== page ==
Buick is entry-level luxury with a growing following in the US and sales leadership in China, which is becoming the world's largest auto market.

Cadillac is now a global luxury contender with a growing overseas following.

GMC? In my younger, more self-important days, I advocated getting rid of GMC. After all, Chevrolet has many similar trucks. But an older, wiser me now gets it that GMC has a specific brand signature with a specific consumer base. Getting rid of GMC would be a big mistake. Here's hoping Whitacre doesn't do that.

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20009: Hi, there. I am an adult, but I have never purchased my own car. I will finally do so in January. Is it better to go to a dealership or to one of those no-haggle CarBarn places? Are the prices about the same? Any suggestions for making the transaction? Thanks.

Warren Brown: Hello,20009:

Real adults do their homework before spending big money. Here are some tips:

. Define your personal transportation needs. How much money would it take to meet those needs? Do you have that money?

. What is the best, most affordable vehicle available to meet your needs.

. With needs taken care of, what do you want? Wants can cost big bucks. Lots of power? Sleek styling? Every conceivable plug-and-play electronic option? Fine, if you can afford them.

. Take your wants and needs to the Internet, either to Edmunds.com, kbb.com. or cars.com, an affiliate of The Washington Post. All of those sites will give you price comparisons for your chosen vehicle. They also will give you competing dealers.

. Enter the dealership as an intelligent, informed, adult consumer.

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Charles Town, W. Va.: Warren, why do you often recommend the Mazda CX-7 or CX-9 but never the Tribute? You recommended a CX-7 for us a couple of years ago, and we opted for the Tribute instead. We love it! Just wondering why you don't seem to feel any love for the Tribute. Thanks!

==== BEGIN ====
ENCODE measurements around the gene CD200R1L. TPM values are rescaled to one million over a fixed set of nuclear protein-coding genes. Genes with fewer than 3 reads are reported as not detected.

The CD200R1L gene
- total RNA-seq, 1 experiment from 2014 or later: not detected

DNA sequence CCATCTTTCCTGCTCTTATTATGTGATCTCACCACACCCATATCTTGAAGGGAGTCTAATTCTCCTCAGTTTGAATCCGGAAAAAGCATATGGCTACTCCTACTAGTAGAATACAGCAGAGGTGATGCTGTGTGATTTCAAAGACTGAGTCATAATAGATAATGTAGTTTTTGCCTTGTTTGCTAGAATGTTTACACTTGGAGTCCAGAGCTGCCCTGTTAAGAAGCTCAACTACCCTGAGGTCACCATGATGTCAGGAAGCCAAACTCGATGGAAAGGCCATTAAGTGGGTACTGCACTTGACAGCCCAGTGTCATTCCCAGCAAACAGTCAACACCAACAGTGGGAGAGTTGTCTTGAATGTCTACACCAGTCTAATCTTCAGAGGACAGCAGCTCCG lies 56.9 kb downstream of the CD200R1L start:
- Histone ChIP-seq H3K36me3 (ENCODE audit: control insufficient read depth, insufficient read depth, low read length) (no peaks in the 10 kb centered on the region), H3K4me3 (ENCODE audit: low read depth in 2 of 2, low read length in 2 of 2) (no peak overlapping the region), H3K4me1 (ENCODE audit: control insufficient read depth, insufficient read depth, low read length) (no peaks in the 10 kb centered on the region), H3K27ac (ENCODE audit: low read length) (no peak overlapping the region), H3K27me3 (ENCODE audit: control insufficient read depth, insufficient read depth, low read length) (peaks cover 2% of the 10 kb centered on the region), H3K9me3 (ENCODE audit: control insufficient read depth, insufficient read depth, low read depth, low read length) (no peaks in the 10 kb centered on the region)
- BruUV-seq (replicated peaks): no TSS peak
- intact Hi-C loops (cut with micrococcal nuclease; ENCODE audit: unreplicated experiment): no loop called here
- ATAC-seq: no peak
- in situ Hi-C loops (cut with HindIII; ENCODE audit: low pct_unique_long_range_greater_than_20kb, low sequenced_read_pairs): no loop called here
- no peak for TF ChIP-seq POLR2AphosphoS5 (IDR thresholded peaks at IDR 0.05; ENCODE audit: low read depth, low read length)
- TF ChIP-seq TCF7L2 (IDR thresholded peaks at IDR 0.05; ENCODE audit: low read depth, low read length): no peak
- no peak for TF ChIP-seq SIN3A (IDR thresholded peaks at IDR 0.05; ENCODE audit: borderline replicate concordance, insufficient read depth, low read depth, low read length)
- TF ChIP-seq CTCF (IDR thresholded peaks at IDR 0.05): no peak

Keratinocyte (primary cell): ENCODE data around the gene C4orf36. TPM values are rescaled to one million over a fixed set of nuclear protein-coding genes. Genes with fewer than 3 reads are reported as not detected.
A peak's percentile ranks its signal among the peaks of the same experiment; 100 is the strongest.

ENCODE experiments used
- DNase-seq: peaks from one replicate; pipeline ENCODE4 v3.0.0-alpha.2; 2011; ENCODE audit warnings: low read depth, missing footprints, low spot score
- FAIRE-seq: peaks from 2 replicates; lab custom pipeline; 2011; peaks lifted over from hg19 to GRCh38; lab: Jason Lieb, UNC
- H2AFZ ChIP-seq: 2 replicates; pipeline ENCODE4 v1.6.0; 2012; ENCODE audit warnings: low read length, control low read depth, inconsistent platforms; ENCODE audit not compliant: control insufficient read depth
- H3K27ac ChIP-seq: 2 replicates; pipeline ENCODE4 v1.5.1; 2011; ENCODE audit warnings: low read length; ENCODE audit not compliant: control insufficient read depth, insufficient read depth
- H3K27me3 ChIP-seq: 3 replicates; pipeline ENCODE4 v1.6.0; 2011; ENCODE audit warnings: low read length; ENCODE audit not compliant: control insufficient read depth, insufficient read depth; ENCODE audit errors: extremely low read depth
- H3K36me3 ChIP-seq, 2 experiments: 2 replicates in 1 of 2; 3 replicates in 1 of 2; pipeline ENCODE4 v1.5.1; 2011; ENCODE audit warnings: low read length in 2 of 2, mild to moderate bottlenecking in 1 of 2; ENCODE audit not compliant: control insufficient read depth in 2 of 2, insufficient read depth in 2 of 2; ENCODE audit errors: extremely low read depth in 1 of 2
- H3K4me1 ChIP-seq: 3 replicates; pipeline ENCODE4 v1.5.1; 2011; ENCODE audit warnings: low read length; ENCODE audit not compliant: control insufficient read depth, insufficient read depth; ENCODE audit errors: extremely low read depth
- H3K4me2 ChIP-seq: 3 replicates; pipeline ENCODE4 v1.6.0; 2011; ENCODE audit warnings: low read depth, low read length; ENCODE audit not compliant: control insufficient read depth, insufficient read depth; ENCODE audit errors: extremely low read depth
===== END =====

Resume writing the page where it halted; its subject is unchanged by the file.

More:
Warren Brown: Hello, Charles Town:

The Tribute is a Ford Escape, which I think is a much better Escape than the Tribute is a Tribute.

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Brunswick, Ga.: Hello, Warren. You would think someone at a Ford or Lincoln dealer would know the answer to this simple question, but alas, all I get is "Yeah, I think so?" Ford Fusion, Hybrid and Mercury Milan Hybrid. Do they have the same suspension or is the Mercury "softer," as they were in the old days as between their comparable models?

Warren Brown: Hello, Brunswick:

They are the same cars with the same running gear with different trim treatments and styling. The dealers know what this is. It's called "badge engineering."

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Rotonda Fla.: I love my 2009 Hybrid Hylander's ride and performance as of the first 16000 miles on it. My question is what is in the future for a conversion kit to allow more miles on the battery along with the garage plug-in for night-time charging. If such a conversion is affordable some day, I see myself driving this beautiful car forever!

Warren Brown: I'd be very careful about fooling around with a conversion kit for that one. Check with your dealer. Yes, I know. But check with your dealer, anyway. This is one time a dealer consultation could save you LOTS of grief.

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Rotonda West, Fla.: P.S. Just asked question about future hybrids, and wanted you to know I've enjoyed the articles in the WP since the early 1980s (and the Post since the early 70s) as a Springfield, Va. resident before moving down here. Keep up the good work!

Warren Brown: And Ria and I thank you, and wish you the best in the coming New Year.

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Warren Brown: Thank you all for joining us today. Keep in mind that state and local police nationwide have beefed up drunk driving patrols for the Holidays. You cruise with booze, you're sure to lose. It's not worth it. Get a cab or a designated driver. Both are thousands of dollars cheaper than getting a lawyer to get you out of a drunk-driving charge.

Thanks for another fine production, Delece Barrow.

Eat lunch, Ria.

Merry Christmas to you both.

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Editor's Note: washingtonpost.com moderators retain editorial control over Discussions and choose the most relevant questions for guests and hosts; guests and hosts can decline to answer questions. washingtonpost.com is not responsible for any content posted by third parties.